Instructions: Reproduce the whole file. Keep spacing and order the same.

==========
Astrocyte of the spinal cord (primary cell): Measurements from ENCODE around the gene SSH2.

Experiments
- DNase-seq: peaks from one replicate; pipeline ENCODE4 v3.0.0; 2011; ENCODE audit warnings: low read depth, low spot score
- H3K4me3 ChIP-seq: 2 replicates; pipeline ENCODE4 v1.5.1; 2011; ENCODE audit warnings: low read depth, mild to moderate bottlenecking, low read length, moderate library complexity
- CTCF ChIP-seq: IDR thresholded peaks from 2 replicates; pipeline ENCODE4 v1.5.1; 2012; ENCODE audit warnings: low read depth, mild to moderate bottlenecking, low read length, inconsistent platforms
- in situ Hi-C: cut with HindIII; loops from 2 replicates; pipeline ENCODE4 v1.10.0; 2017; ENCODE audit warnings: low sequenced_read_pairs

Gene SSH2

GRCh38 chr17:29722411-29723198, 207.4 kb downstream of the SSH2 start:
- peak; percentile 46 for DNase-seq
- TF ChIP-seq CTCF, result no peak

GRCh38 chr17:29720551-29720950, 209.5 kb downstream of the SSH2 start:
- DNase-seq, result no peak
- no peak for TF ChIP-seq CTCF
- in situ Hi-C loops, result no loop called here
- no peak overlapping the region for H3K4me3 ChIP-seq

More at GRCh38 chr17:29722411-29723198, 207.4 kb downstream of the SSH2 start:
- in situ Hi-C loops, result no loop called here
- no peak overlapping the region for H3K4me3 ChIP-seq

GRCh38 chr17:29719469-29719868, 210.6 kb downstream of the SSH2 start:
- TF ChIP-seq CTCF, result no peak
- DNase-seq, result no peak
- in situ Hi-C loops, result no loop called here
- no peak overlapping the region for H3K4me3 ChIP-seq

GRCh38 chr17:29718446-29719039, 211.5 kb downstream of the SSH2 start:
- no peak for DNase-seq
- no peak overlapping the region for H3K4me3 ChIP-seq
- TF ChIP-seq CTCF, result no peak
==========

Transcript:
Astrocyte of the spinal cord (primary cell): Measurements from ENCODE around the gene SSH2.

Experiments
- DNase-seq: peaks from one replicate; pipeline ENCODE4 v3.0.0; 2011; ENCODE audit warnings: low read depth, low spot score
- H3K4me3 ChIP-seq: 2 replicates; pipeline ENCODE4 v1.5.1; 2011; ENCODE audit warnings: low read depth, mild to moderate bottlenecking, low read length, moderate library complexity
- CTCF ChIP-seq: IDR thresholded peaks from 2 replicates; pipeline ENCODE4 v1.5.1; 2012; ENCODE audit warnings: low read depth, mild to moderate bottlenecking, low read length, inconsistent platforms
- in situ Hi-C: cut with HindIII; loops from 2 replicates; pipeline ENCODE4 v1.10.0; 2017; ENCODE audit warnings: low sequenced_read_pairs

Gene SSH2

GRCh38 chr17:29722411-29723198, 207.4 kb downstream of the SSH2 start:
- peak; percentile 46 for DNase-seq
- TF ChIP-seq CTCF, result no peak

GRCh38 chr17:29720551-29720950, 209.5 kb downstream of the SSH2 start:
- DNase-seq, result no peak
- no peak for TF ChIP-seq CTCF
- in situ Hi-C loops, result no loop called here
- no peak overlapping the region for H3K4me3 ChIP-seq

More at GRCh38 chr17:29722411-29723198, 207.4 kb downstream of the SSH2 start:
- in situ Hi-C loops, result no loop called here
- no peak overlapping the region for H3K4me3 ChIP-seq

GRCh38 chr17:29719469-29719868, 210.6 kb downstream of the SSH2 start:
- TF ChIP-seq CTCF, result no peak
- DNase-seq, result no peak
- in situ Hi-C loops, result no loop called here
- no peak overlapping the region for H3K4me3 ChIP-seq

GRCh38 chr17:29718446-29719039, 211.5 kb downstream of the SSH2 start:
- no peak for DNase-seq
- no peak overlapping the region for H3K4me3 ChIP-seq
- TF ChIP-seq CTCF, result no peak